Changed into His Likeness
by Watchman Nee
We all, with unveiled face, beholding the glory of the Lord, are being changed into his likeness from one degree of glory to another. 2 Corinthians 3,18, RSV
ABRAHAM: The Divine Choice
THE COVENANT OF GRACE
ONE striking feature marks the thirteen years that followed Ishmael's birth. Throughout them all God did not speak to Abraham. His record is empty. What we have done on our own, God leaves us to get on with; He does not speak. But when Abraham was `dead'--dry and old, and could no longer have a son if he wanted one--then, God spoke to him.
The starting-point of all our progress is in God's gracious call; not in our desires. Abraham had not repented. Rather, Ishmael was growing yearly more precious to him. He had not realized his wrong, nor sought after God. From our standpoint, measuring him by all we have said so far, there was not much hope for him. But his hope was not dependent on whether he wanted God but on the fact that God wanted him. God was still at work on him; He had not let him go. If God wants a man, that man cannot escape His hand. How we need to learn to commit ourselves to the hand of the Almighty God!
So, after these years, God spoke to Abraham again. `When Abram was ninety years old and nine, the Lord appeared to Abram, and said unto him, I am God Almighty; walk before me, and be thou perfect' (Genesis 17. 1). For the first time He uses the title El Shaddai, `God Almighty'. Abraham knew God had power and was almighty, but he did not know Him as all-mighty. God said, `Learn this, and be perfect,' that is to say, without mixture. The perfect are unmixed in everything; they are even perfectly weak, letting the Almighty do it all!
Now God made a covenant with Abraham. God wanted a people who should spring from Him, and He defines in the terms of the covenant where they must stand in order to be such a people. `I will make my covenant between me and thee, and will multiply thee exceedingly. Behold, my covenant is with thee, and thou shalt be the father of a multitude of nations. And I will establish my covenant between me and thee and thy seed after thee throughout their generations for an everlasting covenant, to be a God unto thee and to thy seed after thee' (17. 2, 4, 7).
The sign of the covenant was circumcision. They were to be a people with no confidence in the flesh. They must not only be born, and called forth, by Him; they must bear in their flesh His sign. To be born, and to be bought with a price, is not enough. God has redeemed us, and begotten us again, but we are still not in the position of God's people, maintaining His witness in the earth, fulfilling His purpose, unless there is effective in us what is meant by circumcision. 'Ye shall be circumcised,' runs the command, `and it shall be a token of a covenant betwixt me and you.' And it continues: `The uncircumcised male . . . shall be cut off from his people; he hath broken my covenant' (17. 11, 14). Note carefully that those not circumcised were not therefore exterminated (like the people of Canaan). For this is not a question of salvation but of witness only. Their name was `cut off'. In other words, we may be redeemed and possess new life, but if we do not recognize the Cross of Christ as dealing with the flesh in us, we have no name as His witnesses.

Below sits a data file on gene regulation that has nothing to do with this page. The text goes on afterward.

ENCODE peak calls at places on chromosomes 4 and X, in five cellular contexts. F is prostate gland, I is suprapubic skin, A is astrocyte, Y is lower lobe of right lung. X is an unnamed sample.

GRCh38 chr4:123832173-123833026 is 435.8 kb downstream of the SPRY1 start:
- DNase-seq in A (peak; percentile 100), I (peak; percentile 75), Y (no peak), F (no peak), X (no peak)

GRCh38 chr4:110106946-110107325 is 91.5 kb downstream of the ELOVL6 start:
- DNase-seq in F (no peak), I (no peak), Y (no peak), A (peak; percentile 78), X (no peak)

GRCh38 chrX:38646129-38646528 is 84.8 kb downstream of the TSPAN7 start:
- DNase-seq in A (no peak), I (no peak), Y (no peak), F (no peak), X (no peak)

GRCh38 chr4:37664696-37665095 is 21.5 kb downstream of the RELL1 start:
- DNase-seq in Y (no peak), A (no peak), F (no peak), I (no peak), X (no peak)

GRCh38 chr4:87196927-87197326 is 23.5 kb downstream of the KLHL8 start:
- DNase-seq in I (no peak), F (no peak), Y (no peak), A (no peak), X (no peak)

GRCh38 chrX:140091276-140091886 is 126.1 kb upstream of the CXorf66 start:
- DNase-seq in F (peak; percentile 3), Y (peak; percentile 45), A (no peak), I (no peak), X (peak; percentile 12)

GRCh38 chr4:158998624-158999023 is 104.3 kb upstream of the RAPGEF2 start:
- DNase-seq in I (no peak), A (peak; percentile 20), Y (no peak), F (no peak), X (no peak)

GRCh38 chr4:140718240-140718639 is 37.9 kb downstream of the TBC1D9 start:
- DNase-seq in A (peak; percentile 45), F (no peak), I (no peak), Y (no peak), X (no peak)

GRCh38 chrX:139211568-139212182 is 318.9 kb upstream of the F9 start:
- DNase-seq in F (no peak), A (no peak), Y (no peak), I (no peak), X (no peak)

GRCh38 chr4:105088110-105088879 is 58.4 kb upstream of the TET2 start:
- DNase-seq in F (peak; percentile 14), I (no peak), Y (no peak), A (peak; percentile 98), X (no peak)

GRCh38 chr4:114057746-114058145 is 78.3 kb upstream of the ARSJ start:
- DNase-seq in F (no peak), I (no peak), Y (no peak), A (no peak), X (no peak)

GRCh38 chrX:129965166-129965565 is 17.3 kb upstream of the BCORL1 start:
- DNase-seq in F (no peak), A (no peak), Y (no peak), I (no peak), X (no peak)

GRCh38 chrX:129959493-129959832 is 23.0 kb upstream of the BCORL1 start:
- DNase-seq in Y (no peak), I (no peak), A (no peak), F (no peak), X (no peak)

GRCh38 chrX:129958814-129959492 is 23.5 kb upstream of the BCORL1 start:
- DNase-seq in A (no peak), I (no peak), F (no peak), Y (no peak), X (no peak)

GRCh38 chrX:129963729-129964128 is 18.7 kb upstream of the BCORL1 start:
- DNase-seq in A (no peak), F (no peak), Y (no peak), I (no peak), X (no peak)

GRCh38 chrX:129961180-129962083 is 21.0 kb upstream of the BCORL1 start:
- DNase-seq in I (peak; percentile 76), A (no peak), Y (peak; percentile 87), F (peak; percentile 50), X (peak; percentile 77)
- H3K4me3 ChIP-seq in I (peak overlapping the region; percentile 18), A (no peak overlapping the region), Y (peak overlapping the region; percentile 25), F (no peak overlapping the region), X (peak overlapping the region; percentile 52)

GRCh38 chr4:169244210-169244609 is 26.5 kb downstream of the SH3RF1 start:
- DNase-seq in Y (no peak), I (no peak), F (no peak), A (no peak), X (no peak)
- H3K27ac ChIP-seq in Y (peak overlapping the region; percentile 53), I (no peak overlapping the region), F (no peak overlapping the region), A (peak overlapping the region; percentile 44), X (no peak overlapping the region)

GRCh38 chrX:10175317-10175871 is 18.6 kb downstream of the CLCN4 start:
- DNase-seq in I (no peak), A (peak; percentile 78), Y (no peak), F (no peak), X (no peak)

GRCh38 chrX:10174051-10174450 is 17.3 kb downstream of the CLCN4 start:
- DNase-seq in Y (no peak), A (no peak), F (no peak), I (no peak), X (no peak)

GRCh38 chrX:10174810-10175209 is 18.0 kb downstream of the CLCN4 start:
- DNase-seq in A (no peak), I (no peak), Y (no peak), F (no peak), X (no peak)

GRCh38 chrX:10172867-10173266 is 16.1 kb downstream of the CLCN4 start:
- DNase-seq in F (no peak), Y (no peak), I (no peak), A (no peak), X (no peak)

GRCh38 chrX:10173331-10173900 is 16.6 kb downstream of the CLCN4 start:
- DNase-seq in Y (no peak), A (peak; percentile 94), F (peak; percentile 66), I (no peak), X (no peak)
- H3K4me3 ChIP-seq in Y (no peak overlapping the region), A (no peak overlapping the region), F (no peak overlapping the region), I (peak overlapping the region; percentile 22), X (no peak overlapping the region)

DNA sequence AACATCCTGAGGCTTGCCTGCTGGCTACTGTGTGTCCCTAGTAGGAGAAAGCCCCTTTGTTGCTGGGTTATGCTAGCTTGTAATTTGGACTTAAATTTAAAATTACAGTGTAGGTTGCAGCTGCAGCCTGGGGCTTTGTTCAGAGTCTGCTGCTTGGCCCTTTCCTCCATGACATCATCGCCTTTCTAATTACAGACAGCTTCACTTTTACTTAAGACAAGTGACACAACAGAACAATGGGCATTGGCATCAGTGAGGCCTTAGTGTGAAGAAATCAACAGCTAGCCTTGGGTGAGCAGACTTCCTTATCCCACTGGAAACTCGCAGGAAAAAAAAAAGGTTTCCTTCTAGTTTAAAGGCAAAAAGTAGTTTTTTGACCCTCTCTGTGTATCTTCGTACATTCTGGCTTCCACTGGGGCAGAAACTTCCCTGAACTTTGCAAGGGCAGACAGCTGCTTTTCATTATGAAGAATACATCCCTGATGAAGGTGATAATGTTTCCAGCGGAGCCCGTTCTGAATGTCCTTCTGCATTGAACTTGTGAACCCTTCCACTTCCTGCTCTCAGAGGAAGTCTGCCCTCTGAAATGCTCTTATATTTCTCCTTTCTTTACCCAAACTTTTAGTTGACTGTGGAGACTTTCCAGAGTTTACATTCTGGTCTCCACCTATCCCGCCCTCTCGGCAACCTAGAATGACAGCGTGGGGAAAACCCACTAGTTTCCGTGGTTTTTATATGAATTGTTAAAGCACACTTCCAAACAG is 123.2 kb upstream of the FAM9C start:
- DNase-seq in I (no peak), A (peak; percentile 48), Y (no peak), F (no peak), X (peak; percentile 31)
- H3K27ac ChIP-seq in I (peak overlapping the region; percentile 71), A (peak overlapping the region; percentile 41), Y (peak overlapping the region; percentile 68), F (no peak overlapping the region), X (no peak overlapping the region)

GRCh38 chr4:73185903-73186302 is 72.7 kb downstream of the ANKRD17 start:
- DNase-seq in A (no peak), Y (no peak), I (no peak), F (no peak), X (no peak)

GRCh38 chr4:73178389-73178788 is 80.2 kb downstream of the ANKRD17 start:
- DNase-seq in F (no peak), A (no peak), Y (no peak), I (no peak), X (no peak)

What, then, is circumcision? The apostle Paul tells us that in Christ 'ye were also circumcised with a circumcision not made with hands, in the putting off of the body of the flesh, in the circumcision of Christ' (Colossians 2. 11). Elsewhere he says, `we are the circumcision, who worship by the Spirit of God, and glory in Christ Jesus, and have no confidence in the flesh' (Philippians 3. 3). And then he goes onto catalogue the various grounds he had previously felt himself to have for such confidence. They turn out to be things in no way sinful or wrong in themselves. His racial purity, his strict religious upbringing, his sincere zeal for God--these things were not sinful at all. They were simply grounds for natural pride. But `they that are in the flesh cannot please God' (Romans 8. 8). The trouble today is that we do not recognize this. Romans chapter 7 is Paul's description of one who is doing his best to please God in the flesh, and it is one big `cannot'.
Sin in a man is comparatively easy to deal with. But when it comes to having a part in God's work of recovery, the trouble arises with the flesh that wants to please God. It is here that the Cross of Christ comes to our aid. It undermines our self-confidence, so that, for example, we can no longer speak as dogmatically as we did, but it gives us a wonderful confidence in God.
It is as though God said to Abraham, `What you need is faith and not works. You tried thirteen years ago; but I promised, not in order that you should bring it about but because I intended to bring it about.' Circumcision was the sign of that. It is to be a sign, for all generations of His children, that they know that in the flesh they are helpless.
A sign is a peculiarity. We see it, and by it we recognize a person. What is the distinctive mark of our Christian life before men? Is it wisdom, or honesty? Is it love, or eloquence in the Word of God? No; the feature that distinguishes the people of God is their lack of an overweening self-confidence. Alas, it is a feature hard to find. As young Christians we know everything: salvation, the fullness of the Spirit, the will of God! We are quite sure we know God's plan for us. But where is the fear and the trembling? Where is the uncertainty that knows it may well be mistaken, and that leans--yes leans--on God?